Demystifying Non-market Institutions

The resulting picture of liberal institutions—I would call it “realist,” but the thing matters more than the label—is neither anti-market or anti-state, but anti-mystification. Many institutions are potentially useful; none is uniquely useful.

And, crucially: none automatically works well. In some sense, every institution works adequately well, since it would not have evolved and persisted if it did not. But if every durable social institution probably benefits everyone to some degree, it tends to benefit different members of society unequally, in ways that are neither random nor evanescent but durable because they track, and solidify, unequal social power. The games that describe our social institutions may be positive-sum, but at the same time they also tend to be biased or impure—or, to use a perennial term, rigged. Libertarians tend to emphasize that our institutions are mutually beneficial; reformists, that they are skewed (or, in populist language, rigged). Both are right —though there seem to be immense psychological pressures that prevent us from keeping both simultaneously in mind.

What is the point of a theory that sees liberal non-market institutions in what many would describe as Hayekian terms? Doing so might seem guaranteed to antagonize everyone: libertarians will resent the insult to the distinctive genius of the market; progressives, the insult to the moral dignity of the state; conservatives (if they are still listening) the insult to both. One response is to defend the theory simply on the grounds that it is (I submit) true: descriptively accurate and normatively valid. But describing liberal non-market institutions this way also yields gains in terms of ideological innovation and advocacy.

Broadly Hayekian insights will become ever more appealing the less they seem like special pleading on behalf of those who have reason to value the market above other institutions: that is, the wealthy and those whose skills and character traits command particularly high market rewards. Not everyone is equally well situated to make money, nor equally constituted as to find their life’s meaning in doing so. That some will find their advantage and their purpose through social institutions other than the market is both natural and completely legitimate. The market will be more universally valued when its status as one extremely valuable institution among others is clearly admitted. Arguably, Hayek himself did so to some extent in appreciating law and (with varying affect) the welfare state. But something much more systematic and full-throated is called for.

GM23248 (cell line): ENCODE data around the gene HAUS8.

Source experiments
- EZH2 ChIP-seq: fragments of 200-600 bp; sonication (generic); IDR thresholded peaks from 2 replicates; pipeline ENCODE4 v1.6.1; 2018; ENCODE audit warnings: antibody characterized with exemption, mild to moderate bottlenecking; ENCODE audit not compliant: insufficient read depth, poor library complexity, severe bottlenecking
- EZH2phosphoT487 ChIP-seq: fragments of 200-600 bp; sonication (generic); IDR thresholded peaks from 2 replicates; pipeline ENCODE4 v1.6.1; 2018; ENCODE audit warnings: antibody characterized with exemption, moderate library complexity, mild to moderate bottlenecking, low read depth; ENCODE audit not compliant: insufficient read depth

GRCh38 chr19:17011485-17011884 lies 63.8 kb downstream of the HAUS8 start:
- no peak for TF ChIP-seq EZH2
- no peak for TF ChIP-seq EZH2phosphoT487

On the other hand, reformist liberals will be better able to persuade skeptics of their program’s importance if they stop relying on abstruse theories whose appeal is limited to the distinct minority of social actors with a taste for demanding that everything have a reason. The appeal of liberal institutions ought to be much more universal. Whatever people want (unless this includes ending or crippling liberal institutions), liberal institutions will help them get it; and the alternatives to liberalism only appeal to those willing or eager to let others dictate what sorts of things they ought to want.

The Astonishing Diversity of Our Dreams

Liberalism understood in the usual, rationalist way has, oddly but inevitably, something in common with populism. For both rationalist liberals and populists, something—reason, or else some form of ascriptive belonging, via nation or class—is supposed to yield up a common set of commitments, and constitute us as a sort of community, in ways that place us in permanent opposition to the unreasonable or the traitorous.